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  • Sincerely, Southern

From Columbus to Kentucky: Lauren Gorla

By Natasha Young, Managing Editor

Lauren Gorla started her journalism journey in Statesboro, Georgia with the George-Anne, and now she’s working at the top newspaper in the state of Kentucky.


Gorla, 28, graduated from Georgia Southern University in 2016 and began working at the Ledger-Enquirer. She had planned to eventually work her way into an editor position, but it came much sooner than she expected.


“It was on my life plan, not in Kentucky, but being a managing editor in a larger city was one of my eventual career hopes,” said Gorla. “I didn’t think I would be doing it this soon in my career but when the opportunity came up last year it definitely sparked my interest.”


In 2022, Gorla was offered a job as the managing editor with the Lexington Herald-Leader, or Kentucky.com. She previously was a senior editor in Columbus and said it did help prepare her for part of her new job, but not at the level that she’s doing now. Her prior work was mainly focused on working with reporters and was mainly content based.


As a managing editor, Gorla said she now works in two different spheres. Gorla manages Kentucky.com’s editorial team and a group of reporters while also helping out other editors when they need it.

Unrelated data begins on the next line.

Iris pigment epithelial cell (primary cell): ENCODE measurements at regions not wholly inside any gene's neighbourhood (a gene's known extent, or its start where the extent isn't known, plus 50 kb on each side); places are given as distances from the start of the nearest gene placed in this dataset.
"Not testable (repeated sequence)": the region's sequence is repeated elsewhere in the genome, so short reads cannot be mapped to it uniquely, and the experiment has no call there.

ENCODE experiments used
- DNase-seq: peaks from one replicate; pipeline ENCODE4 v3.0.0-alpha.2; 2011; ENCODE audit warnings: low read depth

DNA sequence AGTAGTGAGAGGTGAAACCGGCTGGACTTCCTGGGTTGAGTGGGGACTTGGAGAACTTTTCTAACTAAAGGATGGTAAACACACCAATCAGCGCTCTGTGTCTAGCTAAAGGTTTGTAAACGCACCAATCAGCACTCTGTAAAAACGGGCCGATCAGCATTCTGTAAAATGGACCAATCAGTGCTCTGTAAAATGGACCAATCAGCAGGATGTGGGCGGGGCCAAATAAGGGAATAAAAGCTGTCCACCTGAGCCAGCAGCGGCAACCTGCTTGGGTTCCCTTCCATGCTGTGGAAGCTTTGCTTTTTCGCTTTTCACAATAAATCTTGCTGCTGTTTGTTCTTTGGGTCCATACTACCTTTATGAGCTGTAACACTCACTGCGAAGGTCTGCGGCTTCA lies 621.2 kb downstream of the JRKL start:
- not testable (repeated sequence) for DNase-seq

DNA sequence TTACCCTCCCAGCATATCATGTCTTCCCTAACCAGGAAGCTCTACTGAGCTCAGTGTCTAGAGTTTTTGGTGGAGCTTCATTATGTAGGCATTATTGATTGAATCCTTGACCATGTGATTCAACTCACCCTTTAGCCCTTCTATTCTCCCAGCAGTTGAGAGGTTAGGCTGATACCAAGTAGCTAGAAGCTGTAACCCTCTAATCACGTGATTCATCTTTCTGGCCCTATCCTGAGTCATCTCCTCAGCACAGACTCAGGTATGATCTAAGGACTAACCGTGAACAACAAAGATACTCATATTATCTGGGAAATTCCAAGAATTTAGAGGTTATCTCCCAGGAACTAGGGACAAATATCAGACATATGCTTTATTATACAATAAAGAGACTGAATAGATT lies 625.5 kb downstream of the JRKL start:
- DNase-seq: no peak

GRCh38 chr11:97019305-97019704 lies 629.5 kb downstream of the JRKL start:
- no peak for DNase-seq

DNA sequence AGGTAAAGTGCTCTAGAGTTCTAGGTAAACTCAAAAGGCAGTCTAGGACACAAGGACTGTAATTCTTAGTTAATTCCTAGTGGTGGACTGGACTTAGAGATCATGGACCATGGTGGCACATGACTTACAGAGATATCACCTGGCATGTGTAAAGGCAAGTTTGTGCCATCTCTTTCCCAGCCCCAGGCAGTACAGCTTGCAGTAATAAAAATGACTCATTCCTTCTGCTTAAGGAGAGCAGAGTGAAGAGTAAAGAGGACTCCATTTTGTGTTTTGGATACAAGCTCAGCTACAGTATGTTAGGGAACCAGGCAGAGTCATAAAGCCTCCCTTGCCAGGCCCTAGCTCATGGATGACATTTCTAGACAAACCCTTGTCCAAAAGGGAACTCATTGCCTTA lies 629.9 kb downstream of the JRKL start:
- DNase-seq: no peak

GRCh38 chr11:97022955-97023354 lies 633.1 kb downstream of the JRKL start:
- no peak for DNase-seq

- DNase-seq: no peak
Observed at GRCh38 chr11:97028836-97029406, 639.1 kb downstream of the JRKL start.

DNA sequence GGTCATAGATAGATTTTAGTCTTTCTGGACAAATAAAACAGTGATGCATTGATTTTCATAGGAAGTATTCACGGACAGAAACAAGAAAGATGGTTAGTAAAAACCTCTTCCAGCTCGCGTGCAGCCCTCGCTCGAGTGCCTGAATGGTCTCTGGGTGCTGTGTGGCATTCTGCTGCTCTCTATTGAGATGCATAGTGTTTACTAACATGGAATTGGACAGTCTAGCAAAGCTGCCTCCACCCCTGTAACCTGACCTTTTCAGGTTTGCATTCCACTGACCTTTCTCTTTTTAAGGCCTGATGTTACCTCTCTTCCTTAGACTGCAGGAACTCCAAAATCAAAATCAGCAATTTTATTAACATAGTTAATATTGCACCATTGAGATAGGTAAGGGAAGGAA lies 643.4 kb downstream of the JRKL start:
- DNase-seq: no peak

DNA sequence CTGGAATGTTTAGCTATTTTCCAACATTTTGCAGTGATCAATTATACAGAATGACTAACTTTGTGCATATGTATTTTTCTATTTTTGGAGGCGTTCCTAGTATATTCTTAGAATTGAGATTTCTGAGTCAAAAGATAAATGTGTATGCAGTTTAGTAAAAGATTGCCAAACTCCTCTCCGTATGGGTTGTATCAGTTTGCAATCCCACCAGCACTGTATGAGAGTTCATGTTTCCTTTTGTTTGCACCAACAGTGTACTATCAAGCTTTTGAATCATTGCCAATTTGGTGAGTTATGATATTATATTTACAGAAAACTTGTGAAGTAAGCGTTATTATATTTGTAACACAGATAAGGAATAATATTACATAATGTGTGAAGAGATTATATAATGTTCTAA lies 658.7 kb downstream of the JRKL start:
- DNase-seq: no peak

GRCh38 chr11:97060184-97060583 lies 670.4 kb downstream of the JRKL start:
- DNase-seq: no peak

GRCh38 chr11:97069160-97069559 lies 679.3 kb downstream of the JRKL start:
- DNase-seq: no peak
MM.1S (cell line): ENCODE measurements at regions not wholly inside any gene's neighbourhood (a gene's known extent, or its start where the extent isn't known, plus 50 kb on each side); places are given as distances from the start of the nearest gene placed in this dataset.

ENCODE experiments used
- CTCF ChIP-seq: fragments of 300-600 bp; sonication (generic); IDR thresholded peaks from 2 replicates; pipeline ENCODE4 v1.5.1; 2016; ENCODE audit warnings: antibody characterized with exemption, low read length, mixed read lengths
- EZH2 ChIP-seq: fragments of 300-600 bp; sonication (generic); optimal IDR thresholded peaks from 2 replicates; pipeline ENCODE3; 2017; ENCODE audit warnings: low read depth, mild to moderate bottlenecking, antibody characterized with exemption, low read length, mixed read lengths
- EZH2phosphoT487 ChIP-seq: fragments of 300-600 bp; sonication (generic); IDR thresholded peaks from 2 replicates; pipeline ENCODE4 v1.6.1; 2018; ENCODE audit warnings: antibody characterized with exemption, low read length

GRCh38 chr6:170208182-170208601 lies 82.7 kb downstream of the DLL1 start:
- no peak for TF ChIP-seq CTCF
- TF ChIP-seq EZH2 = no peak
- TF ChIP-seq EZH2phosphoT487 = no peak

She helps reporters by assigning stories, finding angles and assisting in ethical dilemmas they might face. On the other hand, Gorla has the added layer where she steps back and overlooks the newsroom with a bird’s eye view to ensure everything is operating how it should be.


While she was originally worried about moving to Lexington, like most people are before big moves, she said it was easy to get acquainted with the city. She mentioned how most people who work in news will tell you that the best way to learn about a new city is by reading the newspaper, which she has to do daily.


Along with adjusting to a new city, Gorla had to adjust to a wider range of coverage. In Columbus, they mainly focused on local news, whereas at Kentucky.com, they cover a much larger area.


“Having to broaden my mindset in terms of what a local newspaper can cover, was not necessarily difficult, it was just like I said, a new challenge I had to think through,” said Gorla. “I talked a lot with the people here on staff about what we’ve historically covered and why we cover it and the importance of continuing some of that coverage.”


Gorla explained that throughout her time at Kentucky.com, she has relied on her colleagues and executive editor to help her grow into her new position. Throughout her first year, she said her favorite thing about her job has been being able to see reporters grow from start-to-finish on their stories and being innovative in trying new things for the newsroom.